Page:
Shocked Kangaroos determined to do it for Clarkson

·3-min read
Diego Fedele/AAP PHOTOS

Interim North Melbourne coach Brett Ratten believes the shell-shocked Kangaroos could come out inspired against Sydney, wanting to put a smile on Alastair Clarkson's face.

The four-time premiership coach has stepped away indefinitely just nine games into his stint in charge at Arden St as he continues to deal with the fallout from the ongoing Hawthorn racism saga.

Ratten, Clarkson's former trusted assistant at Hawthorn during the Hawks' golden era last decade, will take on his third head coaching job just seven months after being sacked by St Kilda.

After winning their first two games under Clarkson's tutelage this year, North are on a seven-match losing streak ahead of their clash with the Swans at Marvel Stadium on Saturday.

"We want to make sure that we perform at the level we're after and I think this could be the motivating factor to do it for Al (Clarkson), make sure that we put a smile on his face," Ratten said on Friday.

Ratten praised Clarkson's "brave" decision to take time away from the AFL to deal with his mental health challenges.

Four-time Hawthorn premiership coach Clarkson, his then assistant and now Brisbane Lions head coach Chris Fagan, and ex-Hawk player welfare manager Jason Burt have been named in allegations of racism during their time at the club.

All deny any wrongdoing.

The AFL formed an independent investigation into the claims eight months ago, but is yet to interview Clarkson, Fagan or Burt.

Even outgoing AFL boss Gillon McLachlan has acknowledged the saga needed to be brought to a close for the sake of all parties involved.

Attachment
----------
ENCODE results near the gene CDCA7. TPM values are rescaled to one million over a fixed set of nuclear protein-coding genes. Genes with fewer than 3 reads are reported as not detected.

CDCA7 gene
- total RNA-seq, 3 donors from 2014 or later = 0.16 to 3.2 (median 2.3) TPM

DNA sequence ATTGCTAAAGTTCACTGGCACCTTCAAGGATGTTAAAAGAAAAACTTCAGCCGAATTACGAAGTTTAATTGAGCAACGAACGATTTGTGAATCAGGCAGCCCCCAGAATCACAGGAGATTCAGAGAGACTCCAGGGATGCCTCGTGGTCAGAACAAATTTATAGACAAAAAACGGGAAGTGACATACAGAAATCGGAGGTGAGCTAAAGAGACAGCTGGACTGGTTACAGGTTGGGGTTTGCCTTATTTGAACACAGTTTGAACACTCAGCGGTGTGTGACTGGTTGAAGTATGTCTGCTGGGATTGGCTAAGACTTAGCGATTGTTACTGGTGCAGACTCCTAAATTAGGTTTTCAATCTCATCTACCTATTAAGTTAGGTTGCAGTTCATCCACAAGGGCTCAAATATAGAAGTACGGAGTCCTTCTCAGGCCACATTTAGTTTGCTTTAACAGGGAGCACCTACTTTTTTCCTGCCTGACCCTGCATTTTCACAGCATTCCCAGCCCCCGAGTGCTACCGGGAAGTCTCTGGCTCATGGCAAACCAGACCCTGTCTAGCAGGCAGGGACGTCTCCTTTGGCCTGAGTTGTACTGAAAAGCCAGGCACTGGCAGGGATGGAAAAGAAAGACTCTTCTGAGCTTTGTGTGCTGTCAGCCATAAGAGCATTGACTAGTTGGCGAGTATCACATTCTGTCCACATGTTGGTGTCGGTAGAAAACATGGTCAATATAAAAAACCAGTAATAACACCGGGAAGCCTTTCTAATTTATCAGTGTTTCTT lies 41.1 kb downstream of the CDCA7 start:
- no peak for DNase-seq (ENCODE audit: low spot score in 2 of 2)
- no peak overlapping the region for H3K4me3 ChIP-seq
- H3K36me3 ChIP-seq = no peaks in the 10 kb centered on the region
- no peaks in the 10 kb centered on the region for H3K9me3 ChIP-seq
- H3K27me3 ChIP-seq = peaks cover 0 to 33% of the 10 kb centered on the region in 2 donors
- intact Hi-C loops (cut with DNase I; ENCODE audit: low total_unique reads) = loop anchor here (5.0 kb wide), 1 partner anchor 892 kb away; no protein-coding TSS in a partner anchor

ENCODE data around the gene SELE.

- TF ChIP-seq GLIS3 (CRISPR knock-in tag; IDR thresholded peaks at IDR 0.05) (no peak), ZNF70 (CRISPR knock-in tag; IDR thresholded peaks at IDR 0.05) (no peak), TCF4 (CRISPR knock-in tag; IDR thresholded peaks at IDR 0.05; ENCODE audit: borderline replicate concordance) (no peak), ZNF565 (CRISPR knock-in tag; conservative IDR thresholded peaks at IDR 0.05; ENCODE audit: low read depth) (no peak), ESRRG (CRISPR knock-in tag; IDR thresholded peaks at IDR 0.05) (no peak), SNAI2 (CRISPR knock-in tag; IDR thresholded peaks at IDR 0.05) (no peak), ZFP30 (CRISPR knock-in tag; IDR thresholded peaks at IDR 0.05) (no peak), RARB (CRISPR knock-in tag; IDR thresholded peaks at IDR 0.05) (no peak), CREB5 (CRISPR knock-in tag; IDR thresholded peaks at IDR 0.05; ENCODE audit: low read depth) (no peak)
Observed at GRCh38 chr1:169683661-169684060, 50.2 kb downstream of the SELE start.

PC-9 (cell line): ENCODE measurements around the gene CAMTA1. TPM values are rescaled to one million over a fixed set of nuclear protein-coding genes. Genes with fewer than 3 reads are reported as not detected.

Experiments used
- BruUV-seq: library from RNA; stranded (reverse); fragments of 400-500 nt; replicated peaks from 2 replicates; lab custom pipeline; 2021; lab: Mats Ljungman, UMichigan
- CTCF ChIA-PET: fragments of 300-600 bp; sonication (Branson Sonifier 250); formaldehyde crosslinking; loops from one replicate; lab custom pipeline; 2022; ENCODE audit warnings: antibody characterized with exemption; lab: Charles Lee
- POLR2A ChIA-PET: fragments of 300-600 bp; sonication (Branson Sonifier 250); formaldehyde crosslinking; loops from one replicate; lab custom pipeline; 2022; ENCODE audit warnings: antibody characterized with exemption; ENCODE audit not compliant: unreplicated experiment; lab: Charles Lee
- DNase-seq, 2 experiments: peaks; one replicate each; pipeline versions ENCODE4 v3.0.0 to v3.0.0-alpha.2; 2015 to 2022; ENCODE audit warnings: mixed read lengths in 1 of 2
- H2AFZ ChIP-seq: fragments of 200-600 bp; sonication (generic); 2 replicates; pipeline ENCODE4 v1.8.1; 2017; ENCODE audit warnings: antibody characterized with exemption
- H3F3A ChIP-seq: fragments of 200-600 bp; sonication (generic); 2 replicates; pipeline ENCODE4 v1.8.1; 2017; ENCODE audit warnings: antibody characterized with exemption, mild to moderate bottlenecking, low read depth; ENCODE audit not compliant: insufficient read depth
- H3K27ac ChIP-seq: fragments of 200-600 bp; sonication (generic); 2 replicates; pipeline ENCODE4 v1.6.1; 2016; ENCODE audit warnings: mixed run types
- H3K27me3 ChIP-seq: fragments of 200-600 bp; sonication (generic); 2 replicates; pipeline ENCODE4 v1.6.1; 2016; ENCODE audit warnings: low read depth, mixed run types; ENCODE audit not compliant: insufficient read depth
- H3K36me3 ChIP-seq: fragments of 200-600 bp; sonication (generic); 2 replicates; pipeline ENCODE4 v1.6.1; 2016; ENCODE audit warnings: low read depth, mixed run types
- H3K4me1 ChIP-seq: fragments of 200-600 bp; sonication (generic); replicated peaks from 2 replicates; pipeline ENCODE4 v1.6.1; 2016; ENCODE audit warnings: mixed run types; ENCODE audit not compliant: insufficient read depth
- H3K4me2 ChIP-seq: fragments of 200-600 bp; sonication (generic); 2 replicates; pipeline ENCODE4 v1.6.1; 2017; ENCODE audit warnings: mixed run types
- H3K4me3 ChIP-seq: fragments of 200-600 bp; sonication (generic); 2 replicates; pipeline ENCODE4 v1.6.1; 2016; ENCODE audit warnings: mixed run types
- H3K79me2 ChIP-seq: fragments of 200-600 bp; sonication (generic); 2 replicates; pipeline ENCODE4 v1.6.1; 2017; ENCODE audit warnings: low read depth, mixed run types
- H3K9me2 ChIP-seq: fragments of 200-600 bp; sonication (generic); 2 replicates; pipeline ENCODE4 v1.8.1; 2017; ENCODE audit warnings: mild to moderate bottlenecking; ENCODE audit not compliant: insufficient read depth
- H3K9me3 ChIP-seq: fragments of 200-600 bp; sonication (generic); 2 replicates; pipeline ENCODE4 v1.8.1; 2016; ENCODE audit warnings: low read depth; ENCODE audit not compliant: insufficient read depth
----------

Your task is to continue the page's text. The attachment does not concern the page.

Ratten said the club had tried to process the news of Clarkson's indefinite absence as best they could with North football boss Todd Viney providing a session for players to deal with the crisis.

"They're a pretty resilient group," he said.

"Todd spoke to the players and we just opened it up to talk about how they were feeling; we had our psychologists there to make sure that everybody was feeling all right, expressing their views and that's really what it's about. 

"The brutal thing about AFL footy it waits for nobody."

North co-captain Luke McDonald said he was "just shattered" for Clarkson.

"As a playing group and as leaders we just spoke about providing as much support as we can for Clarko and for all the players as well," McDonald said on Friday.

"These sort of times they can really galvanise groups and that's something we're really hoping happens with us.

"In terms of the morale in the group, we're really in good spirits."

North's hierarchy is confident Clarkson will return to coach North and won't be lost to the game, but don't want to speculate about when that may be.

McLachan is hoping mediation can be achieved to expedite the investigation, but Clarkson and Fagan will almost certainly not attend a proposed meeting in Adelaide next Tuesday.

A lawyer for the family at the centre of the saga said they were prepared to launch civil court against Hawthorn after preferring not to be involved in the AFL's prolonged independent investigation.

"Our clients from the very beginning didn't trust the AFL and they realised and thought it would just be a whitewash and it is certainly turning out to be something like that," lawyer Judy Courtin told ABC Radio on Friday.

"We have our own civil courts in which these allegations and concerns and the harm can be heard and can be tested, so it's not just the AFL inquiry.

"If we want something to be truly independent based on civil laws, one does not go to the AFL inquiry, one uses the system that is already in place."